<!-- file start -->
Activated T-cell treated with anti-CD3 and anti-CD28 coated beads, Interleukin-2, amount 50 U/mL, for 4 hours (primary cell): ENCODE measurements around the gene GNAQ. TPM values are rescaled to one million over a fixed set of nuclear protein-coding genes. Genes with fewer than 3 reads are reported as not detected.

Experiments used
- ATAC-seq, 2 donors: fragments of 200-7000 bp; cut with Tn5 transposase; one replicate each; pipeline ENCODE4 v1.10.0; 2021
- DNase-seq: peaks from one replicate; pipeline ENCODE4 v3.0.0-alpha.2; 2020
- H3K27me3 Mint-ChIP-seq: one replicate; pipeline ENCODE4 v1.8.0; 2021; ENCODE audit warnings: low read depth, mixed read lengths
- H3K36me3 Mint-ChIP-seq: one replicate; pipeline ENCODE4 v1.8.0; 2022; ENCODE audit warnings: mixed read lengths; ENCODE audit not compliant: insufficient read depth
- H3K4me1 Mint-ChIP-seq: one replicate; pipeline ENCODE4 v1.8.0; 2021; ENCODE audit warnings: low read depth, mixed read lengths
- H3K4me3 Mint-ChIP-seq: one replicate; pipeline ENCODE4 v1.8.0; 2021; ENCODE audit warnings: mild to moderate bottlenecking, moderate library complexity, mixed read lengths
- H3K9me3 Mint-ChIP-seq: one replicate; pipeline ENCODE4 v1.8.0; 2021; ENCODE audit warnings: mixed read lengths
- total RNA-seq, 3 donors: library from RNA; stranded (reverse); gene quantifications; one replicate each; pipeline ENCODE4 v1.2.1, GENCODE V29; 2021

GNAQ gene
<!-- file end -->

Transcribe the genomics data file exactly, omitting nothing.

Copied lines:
Activated T-cell treated with anti-CD3 and anti-CD28 coated beads, Interleukin-2, amount 50 U/mL, for 4 hours (primary cell): ENCODE measurements around the gene GNAQ. TPM values are rescaled to one million over a fixed set of nuclear protein-coding genes. Genes with fewer than 3 reads are reported as not detected.

Experiments used
- ATAC-seq, 2 donors: fragments of 200-7000 bp; cut with Tn5 transposase; one replicate each; pipeline ENCODE4 v1.10.0; 2021
- DNase-seq: peaks from one replicate; pipeline ENCODE4 v3.0.0-alpha.2; 2020
- H3K27me3 Mint-ChIP-seq: one replicate; pipeline ENCODE4 v1.8.0; 2021; ENCODE audit warnings: low read depth, mixed read lengths
- H3K36me3 Mint-ChIP-seq: one replicate; pipeline ENCODE4 v1.8.0; 2022; ENCODE audit warnings: mixed read lengths; ENCODE audit not compliant: insufficient read depth
- H3K4me1 Mint-ChIP-seq: one replicate; pipeline ENCODE4 v1.8.0; 2021; ENCODE audit warnings: low read depth, mixed read lengths
- H3K4me3 Mint-ChIP-seq: one replicate; pipeline ENCODE4 v1.8.0; 2021; ENCODE audit warnings: mild to moderate bottlenecking, moderate library complexity, mixed read lengths
- H3K9me3 Mint-ChIP-seq: one replicate; pipeline ENCODE4 v1.8.0; 2021; ENCODE audit warnings: mixed read lengths
- total RNA-seq, 3 donors: library from RNA; stranded (reverse); gene quantifications; one replicate each; pipeline ENCODE4 v1.2.1, GENCODE V29; 2021

GNAQ gene